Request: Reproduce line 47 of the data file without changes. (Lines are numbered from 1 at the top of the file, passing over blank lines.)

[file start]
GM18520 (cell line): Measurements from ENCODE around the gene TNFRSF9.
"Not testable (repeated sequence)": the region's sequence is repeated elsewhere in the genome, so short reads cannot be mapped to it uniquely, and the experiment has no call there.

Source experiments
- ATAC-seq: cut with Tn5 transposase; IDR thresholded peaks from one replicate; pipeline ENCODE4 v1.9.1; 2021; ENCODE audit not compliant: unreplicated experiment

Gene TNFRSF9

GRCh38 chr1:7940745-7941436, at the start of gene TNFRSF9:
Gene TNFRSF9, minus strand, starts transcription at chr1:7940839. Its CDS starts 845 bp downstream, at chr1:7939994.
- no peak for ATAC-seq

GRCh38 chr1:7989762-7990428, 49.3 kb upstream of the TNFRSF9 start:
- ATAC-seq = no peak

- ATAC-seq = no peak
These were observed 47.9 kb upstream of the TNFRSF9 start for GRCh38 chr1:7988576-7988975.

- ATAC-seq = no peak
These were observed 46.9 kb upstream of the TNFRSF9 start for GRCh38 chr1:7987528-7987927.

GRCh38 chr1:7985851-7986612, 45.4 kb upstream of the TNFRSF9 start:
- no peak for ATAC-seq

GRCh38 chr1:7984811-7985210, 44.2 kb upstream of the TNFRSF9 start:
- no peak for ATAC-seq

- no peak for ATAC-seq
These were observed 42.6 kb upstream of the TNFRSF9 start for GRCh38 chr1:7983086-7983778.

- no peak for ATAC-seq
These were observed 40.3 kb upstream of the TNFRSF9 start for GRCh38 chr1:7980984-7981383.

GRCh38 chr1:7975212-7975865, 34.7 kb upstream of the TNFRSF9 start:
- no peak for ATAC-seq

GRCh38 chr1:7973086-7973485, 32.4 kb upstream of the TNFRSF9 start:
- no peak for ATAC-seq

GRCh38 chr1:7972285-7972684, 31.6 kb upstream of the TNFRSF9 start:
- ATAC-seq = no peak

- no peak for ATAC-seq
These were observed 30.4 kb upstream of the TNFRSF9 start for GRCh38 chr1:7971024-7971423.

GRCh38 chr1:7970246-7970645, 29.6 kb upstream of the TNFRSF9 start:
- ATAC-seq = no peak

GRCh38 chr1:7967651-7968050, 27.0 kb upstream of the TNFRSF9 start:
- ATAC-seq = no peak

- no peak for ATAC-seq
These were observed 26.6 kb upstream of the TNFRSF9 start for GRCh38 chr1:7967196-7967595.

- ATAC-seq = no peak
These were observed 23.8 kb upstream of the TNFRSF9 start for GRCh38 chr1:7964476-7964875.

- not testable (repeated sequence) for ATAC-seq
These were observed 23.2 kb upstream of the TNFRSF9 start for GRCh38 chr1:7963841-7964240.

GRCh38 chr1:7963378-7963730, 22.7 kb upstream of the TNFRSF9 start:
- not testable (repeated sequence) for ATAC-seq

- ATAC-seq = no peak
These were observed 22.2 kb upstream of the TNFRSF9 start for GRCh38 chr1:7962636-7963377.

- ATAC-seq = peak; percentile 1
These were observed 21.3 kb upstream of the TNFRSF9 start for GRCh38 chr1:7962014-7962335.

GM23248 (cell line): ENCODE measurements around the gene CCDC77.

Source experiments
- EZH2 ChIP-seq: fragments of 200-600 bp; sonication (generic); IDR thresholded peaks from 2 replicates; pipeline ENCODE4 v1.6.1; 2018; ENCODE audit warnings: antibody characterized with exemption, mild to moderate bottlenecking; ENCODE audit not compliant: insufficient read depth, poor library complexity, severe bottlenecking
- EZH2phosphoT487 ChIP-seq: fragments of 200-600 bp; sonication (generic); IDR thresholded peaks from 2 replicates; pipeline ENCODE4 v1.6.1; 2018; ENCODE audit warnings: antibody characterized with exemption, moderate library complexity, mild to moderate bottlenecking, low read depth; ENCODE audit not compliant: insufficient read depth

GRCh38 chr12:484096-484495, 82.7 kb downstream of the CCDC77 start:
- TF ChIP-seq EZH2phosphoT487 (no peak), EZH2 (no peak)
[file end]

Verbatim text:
GM23248 (cell line): ENCODE measurements around the gene CCDC77.